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It’s 2022 and Two Books Are on Trial for ‘Obscenity’

The books at issue here are not obscene by any stretch of the imagination. And the Virginia statute that has enabled these proceedings is unconstitutional. Under the statute, the court has the authority to temporarily block all sale and distribution of the books anywhere in Virginia upon a mere finding of “probable obscenity.” And, if the court ultimately determines that the books are indeed obscene, anyone who sells or even lends the books in Virginia could face criminal prosecution, regardless of whether they had prior knowledge of the obscenity proceedings. This would impact all independent bookstores and other distributors in the state of Virginia, even if they have no knowledge that a book has been so much as challenged. Read more

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The Power—and Necessity—of Reading Dangerously

Authors are not infallible. Each great writer is the child of her or his age, certainly. But the miraculous aspect of great books is their ability to both reflect and transcend the prejudices of the author as well as their time and place. It is this quality that allows a young woman in twentieth-century Iran to read a Greek man named Aeschylus, who lived thousands of years ago, and to empathize with him. Reading does not necessarily lead to direct political action, but it fosters a mindset that questions and doubts; that is not content with the establishment or the established. Fiction arouses our curiosity, and it is this curiosity, this restlessness, this desire to know that makes both writing and reading so dangerous. Read more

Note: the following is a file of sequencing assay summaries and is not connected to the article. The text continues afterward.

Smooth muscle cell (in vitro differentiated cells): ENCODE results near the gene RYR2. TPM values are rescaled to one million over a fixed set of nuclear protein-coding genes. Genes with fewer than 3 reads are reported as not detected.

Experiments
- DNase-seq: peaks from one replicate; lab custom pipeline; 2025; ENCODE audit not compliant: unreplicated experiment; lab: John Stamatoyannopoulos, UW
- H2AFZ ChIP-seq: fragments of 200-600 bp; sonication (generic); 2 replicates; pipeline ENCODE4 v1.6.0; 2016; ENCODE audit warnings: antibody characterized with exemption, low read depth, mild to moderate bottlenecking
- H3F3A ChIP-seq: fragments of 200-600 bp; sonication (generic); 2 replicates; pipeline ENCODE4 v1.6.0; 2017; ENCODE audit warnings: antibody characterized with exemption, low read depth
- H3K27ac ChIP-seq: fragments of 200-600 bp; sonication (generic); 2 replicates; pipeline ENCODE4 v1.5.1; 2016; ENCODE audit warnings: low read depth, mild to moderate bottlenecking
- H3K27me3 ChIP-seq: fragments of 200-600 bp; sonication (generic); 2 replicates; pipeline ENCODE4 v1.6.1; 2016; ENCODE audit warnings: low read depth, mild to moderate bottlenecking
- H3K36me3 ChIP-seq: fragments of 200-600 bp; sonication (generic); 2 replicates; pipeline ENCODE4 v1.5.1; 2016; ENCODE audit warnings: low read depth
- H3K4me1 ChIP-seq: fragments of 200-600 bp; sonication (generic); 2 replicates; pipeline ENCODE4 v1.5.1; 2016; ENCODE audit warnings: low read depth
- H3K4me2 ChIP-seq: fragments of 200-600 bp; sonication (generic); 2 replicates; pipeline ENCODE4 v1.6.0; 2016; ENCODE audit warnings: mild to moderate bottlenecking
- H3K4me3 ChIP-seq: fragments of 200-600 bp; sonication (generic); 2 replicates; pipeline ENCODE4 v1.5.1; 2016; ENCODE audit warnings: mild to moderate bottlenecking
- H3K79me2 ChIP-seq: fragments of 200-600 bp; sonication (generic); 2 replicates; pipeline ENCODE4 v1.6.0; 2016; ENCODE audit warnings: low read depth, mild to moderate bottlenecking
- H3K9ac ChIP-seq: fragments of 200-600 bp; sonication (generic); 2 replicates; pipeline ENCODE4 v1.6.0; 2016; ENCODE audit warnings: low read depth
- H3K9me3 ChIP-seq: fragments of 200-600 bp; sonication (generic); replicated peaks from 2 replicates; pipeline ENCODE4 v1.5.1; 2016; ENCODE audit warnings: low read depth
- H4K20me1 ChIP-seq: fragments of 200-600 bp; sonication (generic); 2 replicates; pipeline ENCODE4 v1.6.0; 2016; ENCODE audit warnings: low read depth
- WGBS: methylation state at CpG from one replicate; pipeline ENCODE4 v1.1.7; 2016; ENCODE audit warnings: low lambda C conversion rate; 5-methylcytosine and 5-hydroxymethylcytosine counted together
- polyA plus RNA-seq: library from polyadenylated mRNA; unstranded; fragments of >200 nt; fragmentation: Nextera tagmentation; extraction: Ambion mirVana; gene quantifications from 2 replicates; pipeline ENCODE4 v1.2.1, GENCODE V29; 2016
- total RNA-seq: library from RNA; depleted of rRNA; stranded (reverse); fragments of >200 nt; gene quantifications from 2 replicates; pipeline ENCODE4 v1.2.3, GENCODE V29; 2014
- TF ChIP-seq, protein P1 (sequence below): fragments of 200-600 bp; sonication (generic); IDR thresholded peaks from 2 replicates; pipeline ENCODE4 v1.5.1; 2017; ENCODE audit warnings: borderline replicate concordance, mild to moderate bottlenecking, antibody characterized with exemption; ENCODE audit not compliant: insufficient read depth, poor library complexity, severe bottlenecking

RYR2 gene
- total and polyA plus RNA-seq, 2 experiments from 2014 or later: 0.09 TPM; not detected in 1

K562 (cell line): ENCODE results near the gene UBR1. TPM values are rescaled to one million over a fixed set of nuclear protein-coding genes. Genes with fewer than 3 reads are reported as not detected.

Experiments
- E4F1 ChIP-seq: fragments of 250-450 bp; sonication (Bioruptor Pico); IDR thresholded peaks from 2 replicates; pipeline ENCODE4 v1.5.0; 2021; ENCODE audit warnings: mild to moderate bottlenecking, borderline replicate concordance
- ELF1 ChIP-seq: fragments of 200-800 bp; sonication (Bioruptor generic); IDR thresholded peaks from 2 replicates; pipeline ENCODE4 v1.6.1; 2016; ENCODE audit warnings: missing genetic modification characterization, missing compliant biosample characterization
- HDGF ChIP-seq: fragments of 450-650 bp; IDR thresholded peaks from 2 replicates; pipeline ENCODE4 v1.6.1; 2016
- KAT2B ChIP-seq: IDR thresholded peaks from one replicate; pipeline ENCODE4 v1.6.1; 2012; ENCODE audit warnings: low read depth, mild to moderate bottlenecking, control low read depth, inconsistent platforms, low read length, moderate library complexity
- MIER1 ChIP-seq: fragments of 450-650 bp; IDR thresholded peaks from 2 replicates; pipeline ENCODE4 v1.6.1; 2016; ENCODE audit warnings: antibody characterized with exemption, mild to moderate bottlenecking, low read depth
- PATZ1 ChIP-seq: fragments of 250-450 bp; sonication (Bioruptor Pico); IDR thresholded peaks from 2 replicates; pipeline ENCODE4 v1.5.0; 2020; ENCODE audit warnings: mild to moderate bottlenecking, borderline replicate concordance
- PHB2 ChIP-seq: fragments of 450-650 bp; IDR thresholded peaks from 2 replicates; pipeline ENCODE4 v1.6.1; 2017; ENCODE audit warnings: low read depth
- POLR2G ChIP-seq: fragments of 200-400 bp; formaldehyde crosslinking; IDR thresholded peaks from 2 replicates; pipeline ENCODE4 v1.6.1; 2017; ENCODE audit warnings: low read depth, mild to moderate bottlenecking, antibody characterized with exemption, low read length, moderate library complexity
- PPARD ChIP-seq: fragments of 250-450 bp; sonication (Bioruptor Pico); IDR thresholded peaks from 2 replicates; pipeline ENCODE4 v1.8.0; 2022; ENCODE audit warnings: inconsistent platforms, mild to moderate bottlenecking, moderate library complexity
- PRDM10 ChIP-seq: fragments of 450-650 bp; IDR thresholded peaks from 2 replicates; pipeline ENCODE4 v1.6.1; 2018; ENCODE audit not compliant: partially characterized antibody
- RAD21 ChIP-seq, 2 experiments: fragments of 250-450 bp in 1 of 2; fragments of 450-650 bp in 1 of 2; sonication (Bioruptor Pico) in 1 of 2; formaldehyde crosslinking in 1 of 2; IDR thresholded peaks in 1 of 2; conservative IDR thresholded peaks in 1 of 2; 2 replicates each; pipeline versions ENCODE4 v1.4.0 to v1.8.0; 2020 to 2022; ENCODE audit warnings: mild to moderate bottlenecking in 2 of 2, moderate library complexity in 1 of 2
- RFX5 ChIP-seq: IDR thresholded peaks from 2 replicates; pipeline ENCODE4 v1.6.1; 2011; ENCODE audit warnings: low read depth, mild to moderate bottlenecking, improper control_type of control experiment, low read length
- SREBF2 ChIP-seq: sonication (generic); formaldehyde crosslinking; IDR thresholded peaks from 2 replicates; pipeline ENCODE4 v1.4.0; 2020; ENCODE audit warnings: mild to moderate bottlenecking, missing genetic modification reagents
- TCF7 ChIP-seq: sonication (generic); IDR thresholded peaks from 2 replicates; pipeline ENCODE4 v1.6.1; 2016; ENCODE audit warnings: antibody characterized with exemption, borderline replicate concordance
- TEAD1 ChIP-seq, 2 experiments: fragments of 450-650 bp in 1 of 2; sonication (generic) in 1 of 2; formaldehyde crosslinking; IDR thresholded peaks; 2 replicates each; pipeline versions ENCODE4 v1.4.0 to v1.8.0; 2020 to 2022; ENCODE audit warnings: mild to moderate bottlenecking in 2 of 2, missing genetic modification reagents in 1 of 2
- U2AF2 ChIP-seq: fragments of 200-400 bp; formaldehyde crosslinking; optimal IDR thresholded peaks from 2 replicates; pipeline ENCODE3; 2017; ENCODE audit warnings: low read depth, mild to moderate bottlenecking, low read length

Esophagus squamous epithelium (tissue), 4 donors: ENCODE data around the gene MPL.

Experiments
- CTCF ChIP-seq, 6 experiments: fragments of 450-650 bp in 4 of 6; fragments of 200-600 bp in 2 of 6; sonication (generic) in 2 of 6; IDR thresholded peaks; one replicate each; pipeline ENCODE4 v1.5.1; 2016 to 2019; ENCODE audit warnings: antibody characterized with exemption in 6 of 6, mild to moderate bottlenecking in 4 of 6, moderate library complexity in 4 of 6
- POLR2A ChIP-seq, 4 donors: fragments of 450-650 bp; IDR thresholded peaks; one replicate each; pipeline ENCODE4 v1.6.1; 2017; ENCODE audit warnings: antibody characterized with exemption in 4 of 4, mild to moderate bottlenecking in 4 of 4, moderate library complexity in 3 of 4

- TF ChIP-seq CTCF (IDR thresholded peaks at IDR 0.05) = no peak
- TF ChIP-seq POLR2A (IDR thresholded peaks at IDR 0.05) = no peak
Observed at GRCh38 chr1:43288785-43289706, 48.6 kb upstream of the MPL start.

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School Board in Tennessee Bans Teaching of Holocaust Novel ‘Maus’

A school board in Tennessee voted unanimously this month to ban “Maus,” a Pulitzer Prize-winning graphic novel about the Holocaust, from being taught in its classrooms because the book contains material that board members said was inappropriate for students. Read more

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Pennsylvania students are protesting their school district’s ban on books by authors of color

Last October, the Central York school board unanimously banned a list of resources written by authors of color and featuring main characters of color. The banned resources range from I Am Not Your Negro, an Oscar-nominated PBS documentary about James Baldwin; to a statement on racism from the Pennsylvania Association of School Administrators; to a children’s coloring book featuring African Adrinkra symbols; to an African-themed cookbook. Read more

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The Man Who Hated Women: Sex, Censorship, and Civil Liberties in the Gilded Age

In this important work of biographical history, novelist Sohn traces the career of Anthony Comstock (1844-1915), special agent to the U.S. Post Office and secretary of the New York Society for the Suppression of Vice. For more than 40 years, Comstock, a deeply Christian dry goods seller from Connecticut, harassed and imprisoned many of the important pioneers in the birth control movement. Read more

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